Adoption is beautiful in many ways. There are many different elements to adoption that come together to reach the beautiful outcome of building a family. But something that is often overlooked during the adoption process is understanding the depth of what birth mothers feel after they place their child for adoption. It takes unbelievable strength for an expectant mother to place her baby, so that her child can have the life she knows they deserve. It’s a selfless act that can cause indescribable grief or a sense of loss.
Many people don’t realize that birth mothers experience a grieving process. The process of creating an adoption plan and the transition afterwards can take a toll on birth mothers. So many emotions get brought to the surface during the grieving process and experiencing this can get overwhelming. To give some insight, here are five stages of grief and loss that a birth mother may experience during this difficult time:
At first many birth mothers may try to rationalize their emotions by refusing to accept their reality. Like a death, many don’t want to believe that it is real and will try to numb the pain by denying what has happened to avoid facing their emotions. It is looked at as a defense mechanism and is temporary before the next stage of grieving happens.
Lashing out at loved ones after experiencing loss is what happens after denial wears off and reality begins to set in. Birth mothers may begin to feel angry about the decision they made and even feel guilty for feeling this anger.
Bargaining is where birth mothers may beat themselves up over what they could’ve done differently to be able to keep their baby. The “If only…” statements birth mothers go through in their heads are a normal part of trying to deal with the pain. During this stage it’s also normal to want to negotiate the pain away and make a “deal” with God or whatever higher power you believe in, which is all an attempt to gain control over a situation that feels helpless.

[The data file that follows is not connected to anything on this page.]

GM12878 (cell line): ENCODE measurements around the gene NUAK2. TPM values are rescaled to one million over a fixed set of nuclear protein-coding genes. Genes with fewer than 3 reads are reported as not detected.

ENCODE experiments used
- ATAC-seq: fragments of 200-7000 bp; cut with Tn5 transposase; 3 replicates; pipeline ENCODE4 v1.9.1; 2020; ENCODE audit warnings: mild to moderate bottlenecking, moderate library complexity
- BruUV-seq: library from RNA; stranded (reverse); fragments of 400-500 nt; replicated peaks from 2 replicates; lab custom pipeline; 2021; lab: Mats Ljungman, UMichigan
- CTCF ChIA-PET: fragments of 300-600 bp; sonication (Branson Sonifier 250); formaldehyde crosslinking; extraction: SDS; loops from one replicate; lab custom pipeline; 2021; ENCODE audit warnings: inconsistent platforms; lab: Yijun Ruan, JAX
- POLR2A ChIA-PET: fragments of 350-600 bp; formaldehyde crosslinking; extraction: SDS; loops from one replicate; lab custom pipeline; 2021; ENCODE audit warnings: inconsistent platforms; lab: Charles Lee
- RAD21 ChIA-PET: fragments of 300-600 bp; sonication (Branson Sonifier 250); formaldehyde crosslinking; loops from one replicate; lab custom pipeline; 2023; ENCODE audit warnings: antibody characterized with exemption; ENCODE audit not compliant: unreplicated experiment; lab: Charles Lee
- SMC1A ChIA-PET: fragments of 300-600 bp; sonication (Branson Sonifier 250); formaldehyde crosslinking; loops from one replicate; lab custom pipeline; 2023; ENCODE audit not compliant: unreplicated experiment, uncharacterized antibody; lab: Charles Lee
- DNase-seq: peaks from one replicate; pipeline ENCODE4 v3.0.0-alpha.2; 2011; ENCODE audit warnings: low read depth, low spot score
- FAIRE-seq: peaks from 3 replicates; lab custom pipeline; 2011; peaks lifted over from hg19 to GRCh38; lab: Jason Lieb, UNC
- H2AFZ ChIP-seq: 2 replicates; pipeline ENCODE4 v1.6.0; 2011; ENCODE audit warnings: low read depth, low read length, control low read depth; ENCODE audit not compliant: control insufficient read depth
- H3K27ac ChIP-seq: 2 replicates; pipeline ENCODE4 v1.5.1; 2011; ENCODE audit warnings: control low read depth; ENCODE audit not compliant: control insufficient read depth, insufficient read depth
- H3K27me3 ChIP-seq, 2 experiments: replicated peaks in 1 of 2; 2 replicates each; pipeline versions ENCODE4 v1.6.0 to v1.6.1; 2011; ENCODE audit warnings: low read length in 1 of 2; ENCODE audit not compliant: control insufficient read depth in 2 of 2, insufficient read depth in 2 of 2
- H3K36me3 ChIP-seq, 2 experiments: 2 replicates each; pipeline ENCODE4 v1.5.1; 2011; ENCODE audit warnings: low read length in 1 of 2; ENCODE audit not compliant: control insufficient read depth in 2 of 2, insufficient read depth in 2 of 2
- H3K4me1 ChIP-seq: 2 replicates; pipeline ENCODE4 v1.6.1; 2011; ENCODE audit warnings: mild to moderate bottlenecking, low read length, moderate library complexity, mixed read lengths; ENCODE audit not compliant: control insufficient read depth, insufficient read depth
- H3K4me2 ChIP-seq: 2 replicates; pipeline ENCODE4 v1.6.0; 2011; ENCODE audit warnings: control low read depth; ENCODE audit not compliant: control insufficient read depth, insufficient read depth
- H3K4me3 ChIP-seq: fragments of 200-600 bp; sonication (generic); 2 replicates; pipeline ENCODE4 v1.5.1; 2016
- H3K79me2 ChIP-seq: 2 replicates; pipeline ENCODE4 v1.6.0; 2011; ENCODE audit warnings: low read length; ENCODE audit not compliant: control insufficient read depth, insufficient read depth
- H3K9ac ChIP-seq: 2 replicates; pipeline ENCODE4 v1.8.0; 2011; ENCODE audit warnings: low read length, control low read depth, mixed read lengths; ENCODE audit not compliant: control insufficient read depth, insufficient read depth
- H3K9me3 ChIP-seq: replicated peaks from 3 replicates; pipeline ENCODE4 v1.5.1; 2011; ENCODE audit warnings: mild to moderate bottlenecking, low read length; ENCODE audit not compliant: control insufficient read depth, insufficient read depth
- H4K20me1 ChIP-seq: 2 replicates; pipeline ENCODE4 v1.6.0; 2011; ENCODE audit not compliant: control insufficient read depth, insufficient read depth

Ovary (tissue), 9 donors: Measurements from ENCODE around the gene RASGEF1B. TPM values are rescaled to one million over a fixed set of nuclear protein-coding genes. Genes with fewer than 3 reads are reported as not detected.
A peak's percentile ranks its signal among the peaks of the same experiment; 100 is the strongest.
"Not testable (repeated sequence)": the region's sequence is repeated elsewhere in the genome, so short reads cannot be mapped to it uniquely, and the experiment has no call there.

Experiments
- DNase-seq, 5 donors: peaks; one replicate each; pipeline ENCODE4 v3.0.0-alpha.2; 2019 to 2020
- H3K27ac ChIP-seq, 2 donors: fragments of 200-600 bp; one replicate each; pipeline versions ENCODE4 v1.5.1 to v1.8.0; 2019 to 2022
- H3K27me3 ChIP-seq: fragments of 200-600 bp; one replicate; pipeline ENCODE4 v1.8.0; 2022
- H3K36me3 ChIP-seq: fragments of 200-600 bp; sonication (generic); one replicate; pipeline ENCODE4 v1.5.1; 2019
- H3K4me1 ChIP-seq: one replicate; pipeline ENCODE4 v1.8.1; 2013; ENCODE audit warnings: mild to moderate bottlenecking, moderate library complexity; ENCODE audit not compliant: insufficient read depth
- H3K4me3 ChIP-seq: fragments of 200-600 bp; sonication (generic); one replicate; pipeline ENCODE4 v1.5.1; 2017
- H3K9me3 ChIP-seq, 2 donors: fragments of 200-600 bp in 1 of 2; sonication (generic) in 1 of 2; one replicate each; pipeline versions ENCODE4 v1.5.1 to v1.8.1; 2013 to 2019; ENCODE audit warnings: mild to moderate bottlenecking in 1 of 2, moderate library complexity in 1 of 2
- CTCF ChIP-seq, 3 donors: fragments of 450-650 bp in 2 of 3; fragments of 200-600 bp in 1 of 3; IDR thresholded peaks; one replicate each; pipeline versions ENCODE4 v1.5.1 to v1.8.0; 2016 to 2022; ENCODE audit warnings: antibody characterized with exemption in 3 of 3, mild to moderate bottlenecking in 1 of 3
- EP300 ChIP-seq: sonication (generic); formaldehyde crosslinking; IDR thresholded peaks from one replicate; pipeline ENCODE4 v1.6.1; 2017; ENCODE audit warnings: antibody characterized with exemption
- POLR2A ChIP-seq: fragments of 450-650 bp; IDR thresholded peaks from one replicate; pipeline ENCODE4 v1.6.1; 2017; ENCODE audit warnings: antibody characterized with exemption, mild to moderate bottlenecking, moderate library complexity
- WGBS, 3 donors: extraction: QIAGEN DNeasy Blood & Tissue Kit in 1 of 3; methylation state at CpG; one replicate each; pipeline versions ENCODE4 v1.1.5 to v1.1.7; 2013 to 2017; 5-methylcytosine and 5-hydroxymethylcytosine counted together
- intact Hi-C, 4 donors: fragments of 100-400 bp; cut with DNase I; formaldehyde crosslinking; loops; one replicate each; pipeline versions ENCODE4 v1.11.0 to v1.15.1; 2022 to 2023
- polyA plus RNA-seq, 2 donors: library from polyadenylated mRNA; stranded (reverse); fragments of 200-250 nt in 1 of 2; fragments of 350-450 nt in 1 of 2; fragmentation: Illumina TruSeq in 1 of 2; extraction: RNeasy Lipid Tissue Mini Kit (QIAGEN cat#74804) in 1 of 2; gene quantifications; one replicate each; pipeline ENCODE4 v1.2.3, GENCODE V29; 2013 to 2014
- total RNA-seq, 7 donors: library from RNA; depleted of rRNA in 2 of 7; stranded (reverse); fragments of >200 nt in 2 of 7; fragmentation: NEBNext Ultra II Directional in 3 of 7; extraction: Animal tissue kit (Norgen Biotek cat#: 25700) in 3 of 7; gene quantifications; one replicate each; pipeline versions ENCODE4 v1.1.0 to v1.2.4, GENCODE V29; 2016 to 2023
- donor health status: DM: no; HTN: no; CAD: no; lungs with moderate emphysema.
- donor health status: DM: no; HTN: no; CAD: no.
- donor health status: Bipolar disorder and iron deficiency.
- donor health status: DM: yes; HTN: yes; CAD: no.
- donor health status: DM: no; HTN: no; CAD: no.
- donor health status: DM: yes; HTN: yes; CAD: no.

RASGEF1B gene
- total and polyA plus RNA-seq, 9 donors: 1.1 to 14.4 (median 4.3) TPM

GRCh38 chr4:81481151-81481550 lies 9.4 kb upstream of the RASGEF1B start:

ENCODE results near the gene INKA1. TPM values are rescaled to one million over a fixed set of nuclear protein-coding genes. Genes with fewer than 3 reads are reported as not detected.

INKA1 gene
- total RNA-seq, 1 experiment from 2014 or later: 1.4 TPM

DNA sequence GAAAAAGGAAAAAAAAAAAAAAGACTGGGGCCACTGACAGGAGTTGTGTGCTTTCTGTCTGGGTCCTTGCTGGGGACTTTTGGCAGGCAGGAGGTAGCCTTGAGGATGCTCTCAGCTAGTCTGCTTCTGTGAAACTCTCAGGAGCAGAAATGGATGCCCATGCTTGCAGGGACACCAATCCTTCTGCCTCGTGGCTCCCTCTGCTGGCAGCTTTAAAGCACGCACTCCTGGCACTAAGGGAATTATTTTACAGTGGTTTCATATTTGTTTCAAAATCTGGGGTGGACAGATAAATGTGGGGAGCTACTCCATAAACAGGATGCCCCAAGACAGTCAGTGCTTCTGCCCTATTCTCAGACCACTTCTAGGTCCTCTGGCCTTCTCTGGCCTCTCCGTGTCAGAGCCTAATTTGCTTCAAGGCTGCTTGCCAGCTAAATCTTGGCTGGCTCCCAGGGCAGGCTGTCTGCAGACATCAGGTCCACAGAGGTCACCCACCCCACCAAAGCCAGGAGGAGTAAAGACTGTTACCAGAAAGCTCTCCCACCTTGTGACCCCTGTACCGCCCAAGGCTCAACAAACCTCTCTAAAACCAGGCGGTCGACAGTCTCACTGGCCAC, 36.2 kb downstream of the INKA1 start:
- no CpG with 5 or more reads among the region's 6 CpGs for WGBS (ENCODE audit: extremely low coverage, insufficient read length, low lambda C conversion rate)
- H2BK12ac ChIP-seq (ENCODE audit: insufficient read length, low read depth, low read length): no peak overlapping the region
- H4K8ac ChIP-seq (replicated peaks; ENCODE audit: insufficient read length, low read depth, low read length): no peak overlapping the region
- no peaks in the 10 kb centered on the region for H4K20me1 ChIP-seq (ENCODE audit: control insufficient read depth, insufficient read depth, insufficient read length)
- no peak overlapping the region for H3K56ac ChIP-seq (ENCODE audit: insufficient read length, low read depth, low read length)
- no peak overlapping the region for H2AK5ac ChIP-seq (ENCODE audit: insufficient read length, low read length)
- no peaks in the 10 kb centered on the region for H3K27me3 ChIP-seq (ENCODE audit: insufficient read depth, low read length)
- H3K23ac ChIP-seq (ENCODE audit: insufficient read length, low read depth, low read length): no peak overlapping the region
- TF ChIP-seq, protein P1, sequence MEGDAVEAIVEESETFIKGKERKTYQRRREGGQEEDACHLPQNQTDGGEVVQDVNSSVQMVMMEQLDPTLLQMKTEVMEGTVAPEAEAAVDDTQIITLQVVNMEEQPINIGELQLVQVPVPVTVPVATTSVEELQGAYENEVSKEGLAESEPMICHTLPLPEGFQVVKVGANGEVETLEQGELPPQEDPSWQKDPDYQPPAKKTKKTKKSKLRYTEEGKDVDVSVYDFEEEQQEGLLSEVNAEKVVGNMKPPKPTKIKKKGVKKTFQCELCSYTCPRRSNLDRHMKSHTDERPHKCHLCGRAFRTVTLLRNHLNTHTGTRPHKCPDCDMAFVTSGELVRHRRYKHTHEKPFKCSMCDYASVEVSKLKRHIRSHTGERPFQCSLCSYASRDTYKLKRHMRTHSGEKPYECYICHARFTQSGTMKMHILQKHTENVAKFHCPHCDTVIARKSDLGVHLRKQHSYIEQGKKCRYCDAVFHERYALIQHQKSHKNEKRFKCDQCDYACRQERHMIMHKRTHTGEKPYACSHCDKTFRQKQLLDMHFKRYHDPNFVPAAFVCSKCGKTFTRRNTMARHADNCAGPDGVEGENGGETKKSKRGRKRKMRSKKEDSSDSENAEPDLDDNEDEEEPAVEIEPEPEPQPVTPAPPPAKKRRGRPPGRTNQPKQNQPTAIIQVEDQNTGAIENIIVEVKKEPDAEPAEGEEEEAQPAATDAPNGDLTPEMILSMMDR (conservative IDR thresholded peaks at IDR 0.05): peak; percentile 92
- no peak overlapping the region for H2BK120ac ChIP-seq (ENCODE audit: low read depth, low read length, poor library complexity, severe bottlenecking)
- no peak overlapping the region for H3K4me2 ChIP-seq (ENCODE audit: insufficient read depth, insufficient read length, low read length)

The sadness that comes with a loss may be overpowering and this may cause some birth mothers to experience depression. This is a natural response and allows anyone who has experienced loss to detach emotionally and prepare for the final phase of the grieving process.
There is no set time frame to when a birth mother will reach acceptance and find peace within herself. Many birth mothers may feel like it would be impossible to get to this stage. The loss of a child is not something you get over instantly but there will come a point where you will accept reality the way it is and settle into your new role as a birth mother. This stage is where birth mothers realize the decision they made was in the best interest of their child.
If you are a birth mother who is experiencing birth mother grief here are a few ways to cope:
- Remember to take care of yourself. If you are taking care of your physical well-being and your health it can help with your mental health as well.
- Surround yourself with supportive and positive family members and friends.
- Talk to someone about how you are feeling. It may feel like you don’t have anywhere to turn to express how you are truly feeling but it’s important that you make sure to get your emotions out the best you can. You can talk to your doctor, a therapist, or write in a journal.
- Join a support group. You may be feeling very lonely during this time and don’t know who to talk to who understand what you may be feeling. The truth is there are many birth mothers who understand exactly how you are feeling so it would be a great idea to research support groups in your area or get to know other birth moms.
Ultimately, how you deal with loss is a personal experience and the best thing you can do as a birth mother is to fully feel every emotion that comes at you. The pain won’t magically go away overnight but there is a light at the end of the tunnel and as soon as you realize this you will be on your journey to healing.
“Just as night is followed by day, so too your dark times will be followed by brighter days ahead.” – Karen Salmanohn